Accusing Prominent Businessmen and Professionals
Nearly 200 defendants were charged with crimes against humanity and other war crimes by American prosecutors at the subsequent Nuremberg trials. Among them, Germany's most prominent businessmen and professionals. Prosecutor Telford Taylor, who took over when Justice Robert Jackson returned to the Supreme Court, accused German industrialists of "manufacturing the turbines of war and the tools of holocaust" in their factories.
In his opening statement at the trial of German industrialists, Taylor said: "One does not build a stupendous war machine in a fit of passion. Or an Auschwitz factory during a passing spasm of brutality. There will be no mistaking the ruthless purposefulness with which the defendants marked on the course of conduct. That purpose was to turn the German nation into a military machine and build it into an engine of destruction so terrifyingly formidable that Germany could impose her will and dominion on Europe."
Telford Taylor. Photo: USHMM
Among the accused were executives from the I.G. Farben company, a huge chemical firm that produced Zyklon-B, the poison gas used to kill millions of Jews at Auschwitz and other Nazi death camps. Farben also ran a synthetic rubber factory at Auschwitz with inmate labor. Carl Krauch, the company's top executive and other Farben managers were tried using the company's own documents which revealed Farben's deep involvement in the Nazi war effort. Historian Jonathan Bush says the Farben employees had a unwavering explanation for the work they did and the papers they signed.
"They said: 'We were made to do it,'" says Bush. "'We would be shot if we didn't.' So in a way they could do jujitsu with all the evidence: 'Yes he signed that, yes he said that…but you're reading it as if he meant it. He didn't mean it. He had to do that to survive.'"
The excuse did not work for Carl Krauch. He was found guilty and sentenced to prison. But of the 24 Farben employees on trial, 11 were acquitted. The judges accepted the defense by some Farben executives who claimed they acted under duress. That helped established a precedent that those who make the policy and give the orders to commit war crimes are more responsible than those who obey the commands.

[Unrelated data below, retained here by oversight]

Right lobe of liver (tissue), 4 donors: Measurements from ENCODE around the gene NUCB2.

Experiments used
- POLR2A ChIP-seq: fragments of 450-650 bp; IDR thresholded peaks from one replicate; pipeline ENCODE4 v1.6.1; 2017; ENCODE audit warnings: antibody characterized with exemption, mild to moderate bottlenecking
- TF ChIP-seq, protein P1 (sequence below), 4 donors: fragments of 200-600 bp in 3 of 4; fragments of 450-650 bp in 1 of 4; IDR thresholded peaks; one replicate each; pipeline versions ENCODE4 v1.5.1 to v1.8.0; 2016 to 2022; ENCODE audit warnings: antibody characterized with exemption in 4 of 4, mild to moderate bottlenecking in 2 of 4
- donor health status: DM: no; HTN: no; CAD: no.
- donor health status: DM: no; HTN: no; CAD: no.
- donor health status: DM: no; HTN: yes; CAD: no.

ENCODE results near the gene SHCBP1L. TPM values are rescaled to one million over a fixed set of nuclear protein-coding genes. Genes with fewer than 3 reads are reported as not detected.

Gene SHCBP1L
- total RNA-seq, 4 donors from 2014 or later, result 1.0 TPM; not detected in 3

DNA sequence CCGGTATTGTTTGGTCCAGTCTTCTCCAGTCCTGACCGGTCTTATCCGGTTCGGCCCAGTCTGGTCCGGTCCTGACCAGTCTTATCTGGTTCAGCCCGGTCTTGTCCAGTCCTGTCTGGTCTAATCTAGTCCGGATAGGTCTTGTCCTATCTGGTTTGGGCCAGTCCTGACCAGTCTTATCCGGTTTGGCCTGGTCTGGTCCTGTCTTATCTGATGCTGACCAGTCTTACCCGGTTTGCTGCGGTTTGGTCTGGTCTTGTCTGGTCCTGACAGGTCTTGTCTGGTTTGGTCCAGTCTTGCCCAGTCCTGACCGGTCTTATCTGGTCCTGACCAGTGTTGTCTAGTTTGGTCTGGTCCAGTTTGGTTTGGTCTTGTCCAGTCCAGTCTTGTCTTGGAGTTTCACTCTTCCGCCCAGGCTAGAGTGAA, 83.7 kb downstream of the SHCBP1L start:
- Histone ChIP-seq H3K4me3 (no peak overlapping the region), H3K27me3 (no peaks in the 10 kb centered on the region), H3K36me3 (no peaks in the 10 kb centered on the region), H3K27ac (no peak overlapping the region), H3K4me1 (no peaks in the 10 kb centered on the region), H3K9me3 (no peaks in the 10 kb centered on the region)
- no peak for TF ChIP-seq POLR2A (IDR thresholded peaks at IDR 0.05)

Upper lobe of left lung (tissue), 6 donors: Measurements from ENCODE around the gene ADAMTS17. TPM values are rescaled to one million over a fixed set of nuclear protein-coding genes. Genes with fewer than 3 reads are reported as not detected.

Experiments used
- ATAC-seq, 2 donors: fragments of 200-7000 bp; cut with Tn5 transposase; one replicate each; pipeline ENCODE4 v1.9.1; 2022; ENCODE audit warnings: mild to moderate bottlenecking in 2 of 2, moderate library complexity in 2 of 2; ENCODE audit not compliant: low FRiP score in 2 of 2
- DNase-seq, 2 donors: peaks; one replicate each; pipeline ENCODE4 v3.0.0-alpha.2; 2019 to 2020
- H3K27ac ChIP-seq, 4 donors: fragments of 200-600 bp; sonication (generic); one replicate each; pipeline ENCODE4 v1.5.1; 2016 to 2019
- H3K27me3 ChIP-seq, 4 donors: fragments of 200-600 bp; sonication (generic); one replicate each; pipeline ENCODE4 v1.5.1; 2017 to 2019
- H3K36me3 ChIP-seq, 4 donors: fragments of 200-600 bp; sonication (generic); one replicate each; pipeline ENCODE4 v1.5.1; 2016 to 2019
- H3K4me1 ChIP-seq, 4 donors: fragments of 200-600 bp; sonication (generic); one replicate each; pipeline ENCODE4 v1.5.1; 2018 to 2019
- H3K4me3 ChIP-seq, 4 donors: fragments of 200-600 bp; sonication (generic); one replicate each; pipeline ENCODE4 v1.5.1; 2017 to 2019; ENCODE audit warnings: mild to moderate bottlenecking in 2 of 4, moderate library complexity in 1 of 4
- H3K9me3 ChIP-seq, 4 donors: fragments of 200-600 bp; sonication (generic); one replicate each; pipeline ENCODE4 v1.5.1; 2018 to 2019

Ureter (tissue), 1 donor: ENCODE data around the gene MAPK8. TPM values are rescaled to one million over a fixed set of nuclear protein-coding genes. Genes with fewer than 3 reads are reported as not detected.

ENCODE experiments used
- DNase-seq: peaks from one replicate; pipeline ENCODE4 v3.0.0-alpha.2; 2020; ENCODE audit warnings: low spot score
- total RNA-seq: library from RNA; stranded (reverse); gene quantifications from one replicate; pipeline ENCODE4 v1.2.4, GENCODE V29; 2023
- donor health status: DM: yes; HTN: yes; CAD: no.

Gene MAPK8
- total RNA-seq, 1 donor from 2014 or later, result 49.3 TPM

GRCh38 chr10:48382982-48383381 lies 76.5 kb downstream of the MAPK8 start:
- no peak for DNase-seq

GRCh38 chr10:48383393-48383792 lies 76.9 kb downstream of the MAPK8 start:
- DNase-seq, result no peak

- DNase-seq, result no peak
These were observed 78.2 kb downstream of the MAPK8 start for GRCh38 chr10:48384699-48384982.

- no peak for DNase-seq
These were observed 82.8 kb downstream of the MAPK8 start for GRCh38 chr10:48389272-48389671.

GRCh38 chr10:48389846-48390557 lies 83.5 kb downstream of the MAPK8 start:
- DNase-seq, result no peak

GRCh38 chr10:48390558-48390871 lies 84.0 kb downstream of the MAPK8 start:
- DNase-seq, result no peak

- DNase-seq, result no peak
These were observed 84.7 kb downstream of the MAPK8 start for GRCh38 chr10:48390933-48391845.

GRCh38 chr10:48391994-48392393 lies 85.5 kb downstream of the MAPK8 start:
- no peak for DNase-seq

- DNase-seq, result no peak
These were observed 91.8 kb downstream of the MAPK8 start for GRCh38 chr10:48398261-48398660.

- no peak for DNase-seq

If the trials were intended as a mirror for Germans to better see Nazi crimes, the Germans themselves didn't like the view. Jonathan Bush says the prosecution of soldiers and industrialists was controversial in Germany and the United States.
The I.G. Farben company produced Zyklon-B, the poison gas used to kill millions of Jews at Auschwitz and other Nazi death camps. Photo: Thomas J. Dodd Papers, Dodd Research Center, University Libraries, University of Connecticut
"The analogy to many western observers was to Henry Ford," says Bush. "These industrialists they're successful businessmen, they're doing what their country's laws allow them to do. They are operating within the law, for their country, in a time of war. "
While the trials were meant to provoke soul-searching among the Germans, American prosecutors also knew their work would shape the future of international justice. That preoccupied Benjamin Ferencz, who prosecuted the Nazi death squad members.
"The question I had in my own mind was, "What do I ask for?," says Ferencz. "Do I ask the tribunal to hang them all, chop them up into a million pieces or something like that? I felt, no, that wouldn't really serve a significant purpose because you never could balance their 22 lives against the millions who had been slaughtered. And if I could develop a rule of law that could protect human kind in the future, that would be significant."
Nuremberg would establish a body of jurisprudence that would lay the foundations for what is now understood as human rightsthe Genocide and Geneva Conventionsas well as for ad hoc UN tribunals established in the early 1990s and the permanent International Criminal Court. But before the Nuremberg prosecutions were even complete, the court's effectiveness began to erode in a new tide of international politics.
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